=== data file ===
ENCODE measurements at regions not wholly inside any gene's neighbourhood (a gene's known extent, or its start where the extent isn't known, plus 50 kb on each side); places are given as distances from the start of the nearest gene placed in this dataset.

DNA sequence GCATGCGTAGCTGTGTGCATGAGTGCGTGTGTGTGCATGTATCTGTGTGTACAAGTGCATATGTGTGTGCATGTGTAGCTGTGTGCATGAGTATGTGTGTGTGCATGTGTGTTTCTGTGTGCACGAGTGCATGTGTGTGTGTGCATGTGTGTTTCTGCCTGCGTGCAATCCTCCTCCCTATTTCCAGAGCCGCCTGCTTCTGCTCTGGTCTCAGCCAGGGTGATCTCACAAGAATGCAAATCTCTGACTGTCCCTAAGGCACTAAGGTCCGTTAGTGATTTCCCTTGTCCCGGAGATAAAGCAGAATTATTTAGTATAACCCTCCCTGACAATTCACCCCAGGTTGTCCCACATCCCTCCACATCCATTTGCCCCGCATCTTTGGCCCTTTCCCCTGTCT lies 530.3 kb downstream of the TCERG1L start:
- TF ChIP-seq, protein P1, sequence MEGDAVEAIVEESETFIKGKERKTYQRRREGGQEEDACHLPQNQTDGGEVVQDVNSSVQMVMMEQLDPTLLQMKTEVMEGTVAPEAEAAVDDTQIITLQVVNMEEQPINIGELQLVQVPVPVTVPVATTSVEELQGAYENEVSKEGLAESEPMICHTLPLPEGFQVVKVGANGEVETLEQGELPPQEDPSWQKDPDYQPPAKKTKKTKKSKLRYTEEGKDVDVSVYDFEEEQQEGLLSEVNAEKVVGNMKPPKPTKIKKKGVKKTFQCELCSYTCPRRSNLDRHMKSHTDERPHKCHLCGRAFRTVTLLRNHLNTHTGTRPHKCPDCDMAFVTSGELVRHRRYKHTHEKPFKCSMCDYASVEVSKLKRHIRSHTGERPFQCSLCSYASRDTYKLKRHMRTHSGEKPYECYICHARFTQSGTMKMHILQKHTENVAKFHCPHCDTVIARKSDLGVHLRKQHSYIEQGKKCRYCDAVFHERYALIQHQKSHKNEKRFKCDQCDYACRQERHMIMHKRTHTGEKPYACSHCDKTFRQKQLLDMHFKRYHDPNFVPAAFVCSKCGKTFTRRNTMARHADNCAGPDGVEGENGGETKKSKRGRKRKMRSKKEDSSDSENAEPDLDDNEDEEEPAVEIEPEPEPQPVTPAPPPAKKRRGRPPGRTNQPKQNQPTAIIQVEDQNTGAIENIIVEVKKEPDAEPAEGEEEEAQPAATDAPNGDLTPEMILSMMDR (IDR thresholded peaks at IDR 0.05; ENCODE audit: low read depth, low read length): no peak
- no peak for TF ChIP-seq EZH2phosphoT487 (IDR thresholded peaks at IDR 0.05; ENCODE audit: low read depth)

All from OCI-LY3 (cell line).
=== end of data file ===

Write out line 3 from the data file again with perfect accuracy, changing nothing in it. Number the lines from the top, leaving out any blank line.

- TF ChIP-seq, protein P1, sequence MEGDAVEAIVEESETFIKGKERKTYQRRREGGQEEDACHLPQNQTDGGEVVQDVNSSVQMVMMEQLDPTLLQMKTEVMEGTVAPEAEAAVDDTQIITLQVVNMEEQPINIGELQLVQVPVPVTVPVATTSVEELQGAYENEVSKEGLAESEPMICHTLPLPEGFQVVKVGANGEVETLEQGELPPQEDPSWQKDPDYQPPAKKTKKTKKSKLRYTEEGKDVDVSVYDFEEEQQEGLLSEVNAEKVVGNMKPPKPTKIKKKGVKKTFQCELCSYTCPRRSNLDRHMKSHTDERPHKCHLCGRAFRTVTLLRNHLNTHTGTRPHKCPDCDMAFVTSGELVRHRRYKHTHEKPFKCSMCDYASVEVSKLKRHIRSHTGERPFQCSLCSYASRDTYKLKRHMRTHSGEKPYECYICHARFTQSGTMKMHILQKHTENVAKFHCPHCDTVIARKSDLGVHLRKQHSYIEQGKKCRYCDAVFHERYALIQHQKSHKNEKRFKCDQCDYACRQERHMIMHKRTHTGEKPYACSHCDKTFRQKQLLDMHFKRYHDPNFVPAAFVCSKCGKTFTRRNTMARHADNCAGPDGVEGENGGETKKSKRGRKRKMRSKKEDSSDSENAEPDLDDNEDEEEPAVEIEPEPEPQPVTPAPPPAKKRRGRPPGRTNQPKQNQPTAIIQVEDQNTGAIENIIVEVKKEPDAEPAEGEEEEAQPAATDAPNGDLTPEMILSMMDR (IDR thresholded peaks at IDR 0.05; ENCODE audit: low read depth, low read length): no peak